22 March 2014


The Office of the Australian Information Commissioner (OAIC) has made two Determinations under the Privacy Act 1988 (Cth), which permit activity that would otherwise be in breach of that statute.

The OAIC states that
These determinations were made urgently on request by ANZ Bank, just prior to the privacy reforms commencing. A comprehensive consultation process will be initiated in the coming months to determine whether the temporary determinations should be made into a longer term determination or repealed. This consultation will allow all stakeholders to provide submissions, and if necessary a conference will be called under section 76 of the Privacy Act.
The Determinations extend beyond the ANZ Bank - ie covering the industry rather than the specific enterprise.

They are
  • Privacy (International Money Transfers) Temporary Public Interest Determination 2014 (No. 1) - here
  • Privacy (International Money Transfers) Generalising Determination 2014 (No. 1)  - here
The OAIC states that
to permit Australia and New Zealand Banking Group Limited (Applicant) and other authorised-deposit taking institutions within the meaning of the Banking Act 1959 (ADIs) to disclose the personal information of a beneficiary of an international money transfer (IMT) to an overseas financial institution when processing an IMT without breaching the Australian Privacy Principles (APPs), following the commencement of the Privacy Amendment (Enhancing Privacy Protection) Act 2012.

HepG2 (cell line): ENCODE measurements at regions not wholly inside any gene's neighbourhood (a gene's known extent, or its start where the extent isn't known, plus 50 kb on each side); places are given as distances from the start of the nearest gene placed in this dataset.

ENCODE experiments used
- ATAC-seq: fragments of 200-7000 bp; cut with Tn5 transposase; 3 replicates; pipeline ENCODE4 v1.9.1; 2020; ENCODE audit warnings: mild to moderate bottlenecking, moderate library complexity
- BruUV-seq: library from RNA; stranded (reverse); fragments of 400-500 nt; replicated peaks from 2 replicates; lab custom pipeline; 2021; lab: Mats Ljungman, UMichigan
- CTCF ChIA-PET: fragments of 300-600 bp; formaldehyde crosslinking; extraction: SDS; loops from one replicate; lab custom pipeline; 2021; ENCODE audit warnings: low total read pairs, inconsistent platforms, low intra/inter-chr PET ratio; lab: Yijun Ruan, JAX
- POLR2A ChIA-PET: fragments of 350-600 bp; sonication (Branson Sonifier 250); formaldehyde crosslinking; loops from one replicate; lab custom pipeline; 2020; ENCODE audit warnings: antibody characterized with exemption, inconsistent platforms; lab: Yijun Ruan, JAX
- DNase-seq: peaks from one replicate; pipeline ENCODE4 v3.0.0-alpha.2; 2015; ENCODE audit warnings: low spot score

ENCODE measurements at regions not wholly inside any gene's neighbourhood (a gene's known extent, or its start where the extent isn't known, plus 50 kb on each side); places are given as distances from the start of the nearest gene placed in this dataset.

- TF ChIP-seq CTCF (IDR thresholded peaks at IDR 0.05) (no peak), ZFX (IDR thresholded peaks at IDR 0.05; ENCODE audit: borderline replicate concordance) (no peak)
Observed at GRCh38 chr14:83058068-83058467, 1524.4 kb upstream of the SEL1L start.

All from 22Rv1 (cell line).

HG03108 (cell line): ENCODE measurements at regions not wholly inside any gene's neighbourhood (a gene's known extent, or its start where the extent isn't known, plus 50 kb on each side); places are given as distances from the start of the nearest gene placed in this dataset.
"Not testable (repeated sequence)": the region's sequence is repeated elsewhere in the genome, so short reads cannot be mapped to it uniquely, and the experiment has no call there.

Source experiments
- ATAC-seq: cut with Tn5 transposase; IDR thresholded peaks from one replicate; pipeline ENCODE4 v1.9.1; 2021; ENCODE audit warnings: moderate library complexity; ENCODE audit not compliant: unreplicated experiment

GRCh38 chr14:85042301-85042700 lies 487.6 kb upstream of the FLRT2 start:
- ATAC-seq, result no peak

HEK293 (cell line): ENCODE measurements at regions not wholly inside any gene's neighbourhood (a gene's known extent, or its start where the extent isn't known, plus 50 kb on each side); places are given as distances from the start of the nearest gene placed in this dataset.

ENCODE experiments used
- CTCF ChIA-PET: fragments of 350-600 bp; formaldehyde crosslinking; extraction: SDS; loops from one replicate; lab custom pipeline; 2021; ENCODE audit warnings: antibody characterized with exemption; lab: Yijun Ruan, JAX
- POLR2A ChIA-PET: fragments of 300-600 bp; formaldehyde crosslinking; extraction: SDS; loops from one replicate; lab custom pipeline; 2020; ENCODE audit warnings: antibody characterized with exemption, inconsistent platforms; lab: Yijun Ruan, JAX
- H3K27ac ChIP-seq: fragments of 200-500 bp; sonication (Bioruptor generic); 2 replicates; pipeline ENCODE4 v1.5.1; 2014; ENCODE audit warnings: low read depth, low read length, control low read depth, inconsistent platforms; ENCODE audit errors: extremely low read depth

Specifically, these determinations will ensure that the Applicant and other ADIs do not breach APP 8.1 when disclosing the beneficiary’s personal information to the overseas financial institution, and are not held to breach another APP (other than APP 1) as a result of being held accountable for an act or practice of the overseas financial institution in relation to that information (in accordance with subsection 16C(2)).
Scrutiny of Privacy Commissioner documentation obtained under the Freedom of Information Act indicates that in least one instance the Determination appears to have been jointly written by the PC/OAIC and the ostensible applicant, and that the application was solicited by the Commissioner. That perhaps explains the "made urgently on request" wording, with the OAIC having had its hands full over the past six months and perhaps lacking a strong sense of implications.